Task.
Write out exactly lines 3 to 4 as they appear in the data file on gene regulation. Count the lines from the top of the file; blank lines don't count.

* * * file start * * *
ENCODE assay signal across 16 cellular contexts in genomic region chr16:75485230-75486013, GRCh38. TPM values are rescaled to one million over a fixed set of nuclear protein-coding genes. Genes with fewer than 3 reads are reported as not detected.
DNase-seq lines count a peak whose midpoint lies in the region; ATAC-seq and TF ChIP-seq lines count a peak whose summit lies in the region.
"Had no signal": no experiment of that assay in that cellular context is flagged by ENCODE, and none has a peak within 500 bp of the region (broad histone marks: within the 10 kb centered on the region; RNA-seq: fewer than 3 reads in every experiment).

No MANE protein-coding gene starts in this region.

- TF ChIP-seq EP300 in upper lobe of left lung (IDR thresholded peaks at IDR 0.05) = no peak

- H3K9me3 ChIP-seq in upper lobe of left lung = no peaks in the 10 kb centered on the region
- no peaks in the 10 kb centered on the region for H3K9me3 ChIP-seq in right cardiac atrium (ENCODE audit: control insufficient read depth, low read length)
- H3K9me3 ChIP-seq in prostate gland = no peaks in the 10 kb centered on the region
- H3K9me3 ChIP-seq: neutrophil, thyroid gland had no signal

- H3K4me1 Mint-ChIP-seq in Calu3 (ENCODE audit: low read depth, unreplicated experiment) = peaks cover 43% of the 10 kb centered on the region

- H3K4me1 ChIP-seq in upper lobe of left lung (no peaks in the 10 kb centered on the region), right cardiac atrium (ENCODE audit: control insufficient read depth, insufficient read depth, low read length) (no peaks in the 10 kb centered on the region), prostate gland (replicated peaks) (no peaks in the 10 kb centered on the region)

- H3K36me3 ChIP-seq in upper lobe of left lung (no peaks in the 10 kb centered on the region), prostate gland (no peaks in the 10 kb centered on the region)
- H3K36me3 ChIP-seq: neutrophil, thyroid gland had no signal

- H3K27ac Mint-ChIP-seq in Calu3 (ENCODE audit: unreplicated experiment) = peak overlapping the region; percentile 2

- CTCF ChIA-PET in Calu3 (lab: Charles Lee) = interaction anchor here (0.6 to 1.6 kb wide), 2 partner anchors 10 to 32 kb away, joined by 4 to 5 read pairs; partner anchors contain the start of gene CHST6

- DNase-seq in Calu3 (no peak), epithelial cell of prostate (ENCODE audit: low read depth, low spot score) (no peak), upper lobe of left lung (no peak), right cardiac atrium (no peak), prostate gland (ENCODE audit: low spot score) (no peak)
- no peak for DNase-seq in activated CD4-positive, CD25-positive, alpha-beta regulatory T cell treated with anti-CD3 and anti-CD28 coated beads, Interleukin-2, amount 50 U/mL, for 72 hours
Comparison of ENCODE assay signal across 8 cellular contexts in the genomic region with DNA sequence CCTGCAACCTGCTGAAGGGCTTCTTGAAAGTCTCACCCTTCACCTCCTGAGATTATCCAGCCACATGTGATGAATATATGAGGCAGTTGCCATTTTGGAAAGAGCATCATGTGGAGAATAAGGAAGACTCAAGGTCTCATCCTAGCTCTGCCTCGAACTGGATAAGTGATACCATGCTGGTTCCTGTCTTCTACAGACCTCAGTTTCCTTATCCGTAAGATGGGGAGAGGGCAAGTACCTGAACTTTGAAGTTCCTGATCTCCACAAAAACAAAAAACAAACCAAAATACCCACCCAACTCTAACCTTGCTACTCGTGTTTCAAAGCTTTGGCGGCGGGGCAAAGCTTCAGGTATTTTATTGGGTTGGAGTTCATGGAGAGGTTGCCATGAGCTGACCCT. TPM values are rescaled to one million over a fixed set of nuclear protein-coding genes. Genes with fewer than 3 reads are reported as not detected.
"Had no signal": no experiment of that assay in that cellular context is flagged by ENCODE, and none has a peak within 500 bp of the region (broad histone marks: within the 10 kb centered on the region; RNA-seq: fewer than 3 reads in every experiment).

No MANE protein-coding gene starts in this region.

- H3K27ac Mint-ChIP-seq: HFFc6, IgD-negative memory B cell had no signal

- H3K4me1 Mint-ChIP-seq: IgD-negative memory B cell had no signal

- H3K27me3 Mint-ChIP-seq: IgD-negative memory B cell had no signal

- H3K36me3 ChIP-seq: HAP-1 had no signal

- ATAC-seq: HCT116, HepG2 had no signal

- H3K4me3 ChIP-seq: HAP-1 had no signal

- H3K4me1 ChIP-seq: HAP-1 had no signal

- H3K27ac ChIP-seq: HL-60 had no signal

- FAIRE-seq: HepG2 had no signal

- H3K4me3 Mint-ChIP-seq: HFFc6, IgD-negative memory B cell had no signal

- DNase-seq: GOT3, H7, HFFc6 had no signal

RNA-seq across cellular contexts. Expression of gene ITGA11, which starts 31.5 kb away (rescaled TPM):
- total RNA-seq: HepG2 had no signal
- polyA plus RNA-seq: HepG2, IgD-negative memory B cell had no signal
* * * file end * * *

"Had no signal": no experiment of that assay in that cellular context is flagged by ENCODE, and none has a peak within 500 bp of the region (broad histone marks: within the 10 kb centered on the region; RNA-seq: fewer than 3 reads in every experiment).

No MANE protein-coding gene starts in this region.